Please before this gets too far along, educate yourself on just what Medicare and Medicaid are & more importantly are not; what type of secondary insurance with her current Medicare; what type of care or oversight she requires (gets done via a “needs assessment”) & what costs of inhome care and facilities are.

Also for her IL, any concern by staff as to her not being IL enough to be there? Possibly on cusp of being asked to move to higher level of care? If so, doubt IL would let her leave apt for a “trial”. May be a way to rid an approaching problem.

Cali is spot on.... Medicare will not pay for room & board as a resident in a AL, MC or NH. She’ll need to apply for state run Medicaid. Have to keep that in mind as she has no $.

I’m assuming you are eldest & nearby, right? & that you think its beyond crazy to move 90 yr old mom w/dementia out of her well established daily routine living solo in an IL & move into a household with 2 adults & 5 kids under 20, right? So do you currently have DPOA & MPOA for your mom? Or is it one of the other two? Or - horrors - no dPOA?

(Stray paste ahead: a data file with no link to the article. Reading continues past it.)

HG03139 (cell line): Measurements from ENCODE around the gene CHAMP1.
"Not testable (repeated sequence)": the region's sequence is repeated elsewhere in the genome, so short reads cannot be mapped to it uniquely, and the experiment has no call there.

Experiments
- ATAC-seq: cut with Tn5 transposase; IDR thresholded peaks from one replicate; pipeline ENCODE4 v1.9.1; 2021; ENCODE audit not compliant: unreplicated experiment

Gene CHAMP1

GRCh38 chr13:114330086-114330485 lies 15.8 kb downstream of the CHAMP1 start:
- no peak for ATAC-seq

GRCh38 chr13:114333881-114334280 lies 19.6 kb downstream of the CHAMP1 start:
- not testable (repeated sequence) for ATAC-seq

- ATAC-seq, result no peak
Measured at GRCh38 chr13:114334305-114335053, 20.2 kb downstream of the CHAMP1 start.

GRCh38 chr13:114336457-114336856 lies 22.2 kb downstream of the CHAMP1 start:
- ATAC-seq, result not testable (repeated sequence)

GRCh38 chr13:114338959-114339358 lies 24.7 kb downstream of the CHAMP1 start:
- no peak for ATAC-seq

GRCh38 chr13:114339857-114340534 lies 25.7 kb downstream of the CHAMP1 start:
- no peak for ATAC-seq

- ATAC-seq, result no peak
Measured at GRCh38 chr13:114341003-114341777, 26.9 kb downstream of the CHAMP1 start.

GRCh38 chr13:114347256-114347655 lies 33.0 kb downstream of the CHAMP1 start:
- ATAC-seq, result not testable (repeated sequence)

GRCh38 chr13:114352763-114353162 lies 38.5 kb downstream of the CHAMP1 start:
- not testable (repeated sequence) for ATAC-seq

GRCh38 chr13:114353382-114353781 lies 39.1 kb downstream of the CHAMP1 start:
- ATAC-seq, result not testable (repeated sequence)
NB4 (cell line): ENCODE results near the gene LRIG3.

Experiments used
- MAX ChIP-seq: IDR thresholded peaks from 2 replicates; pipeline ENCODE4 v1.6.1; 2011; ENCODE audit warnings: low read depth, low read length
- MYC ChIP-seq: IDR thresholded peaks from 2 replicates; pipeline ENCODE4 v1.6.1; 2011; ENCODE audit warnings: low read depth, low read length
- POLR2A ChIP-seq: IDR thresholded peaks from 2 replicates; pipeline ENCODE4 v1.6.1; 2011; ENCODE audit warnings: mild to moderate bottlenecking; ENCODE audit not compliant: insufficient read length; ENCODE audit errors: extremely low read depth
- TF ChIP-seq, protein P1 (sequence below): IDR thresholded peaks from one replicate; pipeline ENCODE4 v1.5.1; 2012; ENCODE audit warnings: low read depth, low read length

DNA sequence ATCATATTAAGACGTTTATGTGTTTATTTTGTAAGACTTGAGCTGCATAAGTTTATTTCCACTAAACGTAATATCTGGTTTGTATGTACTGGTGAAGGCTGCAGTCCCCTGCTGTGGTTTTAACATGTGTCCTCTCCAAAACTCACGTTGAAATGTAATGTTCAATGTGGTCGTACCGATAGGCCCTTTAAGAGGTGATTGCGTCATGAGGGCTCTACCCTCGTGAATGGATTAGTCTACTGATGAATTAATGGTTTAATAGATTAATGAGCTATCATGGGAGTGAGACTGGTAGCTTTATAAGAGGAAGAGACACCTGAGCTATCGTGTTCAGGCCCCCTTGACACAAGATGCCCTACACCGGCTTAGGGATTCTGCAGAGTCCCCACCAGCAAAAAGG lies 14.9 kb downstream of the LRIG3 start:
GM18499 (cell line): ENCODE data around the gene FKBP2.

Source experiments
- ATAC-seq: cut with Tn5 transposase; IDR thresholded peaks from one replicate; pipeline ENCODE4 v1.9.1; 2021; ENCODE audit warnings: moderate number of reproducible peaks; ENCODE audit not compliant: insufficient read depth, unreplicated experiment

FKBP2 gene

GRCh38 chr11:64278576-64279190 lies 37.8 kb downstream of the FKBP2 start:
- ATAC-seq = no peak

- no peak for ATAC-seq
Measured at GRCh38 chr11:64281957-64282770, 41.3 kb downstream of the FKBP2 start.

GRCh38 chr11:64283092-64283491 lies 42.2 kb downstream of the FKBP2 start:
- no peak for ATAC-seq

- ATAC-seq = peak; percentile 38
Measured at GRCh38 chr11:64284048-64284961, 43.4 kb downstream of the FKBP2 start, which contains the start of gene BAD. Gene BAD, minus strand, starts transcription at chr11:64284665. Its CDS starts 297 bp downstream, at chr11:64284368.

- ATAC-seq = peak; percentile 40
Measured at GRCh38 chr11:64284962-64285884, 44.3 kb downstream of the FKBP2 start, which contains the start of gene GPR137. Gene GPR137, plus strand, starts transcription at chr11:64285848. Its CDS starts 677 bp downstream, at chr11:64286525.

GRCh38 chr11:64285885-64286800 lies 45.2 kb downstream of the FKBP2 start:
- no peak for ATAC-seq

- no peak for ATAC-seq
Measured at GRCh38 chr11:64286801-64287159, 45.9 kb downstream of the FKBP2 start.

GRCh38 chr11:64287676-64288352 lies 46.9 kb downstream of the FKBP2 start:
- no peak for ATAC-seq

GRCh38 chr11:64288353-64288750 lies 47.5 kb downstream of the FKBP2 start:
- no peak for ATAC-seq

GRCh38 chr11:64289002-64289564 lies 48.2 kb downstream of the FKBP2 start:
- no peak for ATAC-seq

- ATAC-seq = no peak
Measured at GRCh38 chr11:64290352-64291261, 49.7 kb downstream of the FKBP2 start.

Got to ask..... Could your mom be promoting this? Like manipulating for attention? Does mom show dog when siblings visit, like she gets super duper independent, super sharp and carps about being an ignored, neglected widow behind your back? (my mil was this)

Or is this all that one siblings storyline? Sib with the team of kids, honestly what’s your take on wanting to have mom move? Perhaps thinks mom can be extra unpaid help around the house?? 5 kids is a lot of activity. Or thinks will have access to moms $$$? 5 kids requires a big budget no matter where you live. Or is this a Smothers Brothers “mom loved you best” dramarama playing out?
What about this siblings spouse, are they promoting the move? & if so, why? Has your mom ever been super involved in this family in the past? Like the kids for eons spent summer vacation for weeks with mom, so they have an existing deep appreciation & love for her? Teens will hate having old lady with dementia around.... even if they love grannie.